If you’re anything like me, right now you don’t need to watch shows about murdered girls, terse detectives, or evil drug-dealers. You don’t want depressing documentaries about endangered species because you’re living in your own kind of apocalypse already.
Lockdown requires particular emotional survival tactics. For some of us, this means choosing television and movies that spread light instead of darkness. Here are five things I’ve loved this month.
1. THIS WAY UP S2 (STAN)
During a previous lockdown, I wrote a piece on mental health in TV drama and headlined with the first season of This Way Up, the delightful comedy-drama about co-dependant Irish sisters living in London. Sharon Horgan plays the ‘sane’ responsible sister, and Bea Aisling plays the charismatic ‘crazy’ one, recovering from a suicide attempt and finding her way back into work and love. Voth of them are adorable, hilarious and totally relatable modern women.
Series 2 picks up where the first one left off, and it’s every bit as funny, well-observed, and poignant. This is one of those shows that’s bound to make you feel more normal if you’re battling.
This is one of those shows that’s bound to make you feel more normal if you’re battling.
For pure laughs, look for the scenes involving the sauna, the gynaecologist and the wedding dress store, but the comedy always serves the characters and the deeper story. The last episode of this too-short season sees the sisters dealing with a looming COVID lockdown in Britain, but not really taking it seriously. This Way Up gets bonus points for cheering my teenager after long days of homeschooling. Hearing him laugh out loud was my definition of ‘feel good’.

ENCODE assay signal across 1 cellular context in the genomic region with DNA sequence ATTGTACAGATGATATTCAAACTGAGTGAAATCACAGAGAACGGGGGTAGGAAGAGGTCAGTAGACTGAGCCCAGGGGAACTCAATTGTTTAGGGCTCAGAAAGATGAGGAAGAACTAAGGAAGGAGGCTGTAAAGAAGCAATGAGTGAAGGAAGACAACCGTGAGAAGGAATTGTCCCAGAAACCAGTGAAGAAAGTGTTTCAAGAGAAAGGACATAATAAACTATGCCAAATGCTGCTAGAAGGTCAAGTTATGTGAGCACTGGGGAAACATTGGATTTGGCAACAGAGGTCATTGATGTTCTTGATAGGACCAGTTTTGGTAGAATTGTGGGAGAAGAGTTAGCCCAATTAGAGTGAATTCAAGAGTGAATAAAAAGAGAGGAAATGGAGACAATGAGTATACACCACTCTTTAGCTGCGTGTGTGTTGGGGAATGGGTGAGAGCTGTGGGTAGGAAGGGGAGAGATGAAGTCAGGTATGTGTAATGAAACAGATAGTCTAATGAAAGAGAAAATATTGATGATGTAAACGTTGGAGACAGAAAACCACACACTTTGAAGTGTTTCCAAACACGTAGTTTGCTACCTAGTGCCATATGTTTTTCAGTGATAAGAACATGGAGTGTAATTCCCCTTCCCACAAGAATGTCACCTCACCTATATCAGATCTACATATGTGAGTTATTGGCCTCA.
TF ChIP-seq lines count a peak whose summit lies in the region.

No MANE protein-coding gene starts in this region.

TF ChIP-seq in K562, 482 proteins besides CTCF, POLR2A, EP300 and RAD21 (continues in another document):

2. THE NEWSREADER (ABC TV & iView, Sunday 15 August, 8:30pm)
I’ve seen the first two episodes of this six-part drama that starts on Sunday night, and I can’t wait for more. Set in a high-powered big-haired 1980s Australian newsroom and created by Michael Lucas (Offspring), The Newsreader stars the formidable Anna Torv, along with a stellar ensemble cast including Sam Reid, William McInnes and Robert Taylor. It’s a smart, sophisticated workplace drama that goes beyond tacky period cliches. It fully utilises the gold of the ABC news archives, and will bring back so many memories if you were around in the 1980s when the Challenger space shuttle exploded, Lindy Chamberlin was released from jail, and everybody watched the skies for the once in a lifetime experience of Halley’s Comet.
As our reviewer Mel Cambell writes: ‘This enjoyable, sophisticated series reminded me of the underrated show Halt and Catch Fire, which is set in the US computer industry at around the same time (and streaming now on SBS On Demand). The Newsreader is at its best when it conveys the mingled stress, thrill and intimacy of working closely and creatively under pressure.’
3. HALT AND CATCH FIRE (SBS On Demand)
Speaking of the 80s and Mel Campbell’s recommendations… Look, I don’t know if Halt & Catch Fire always qualifies as entirely ‘feel good’ but it’s an absorbing high stakes drama about creative people, entrepreneurship and the toll it takes on relationships. And if you like this series, there are four seasons on SBS On Demand; it will keep you going for a while.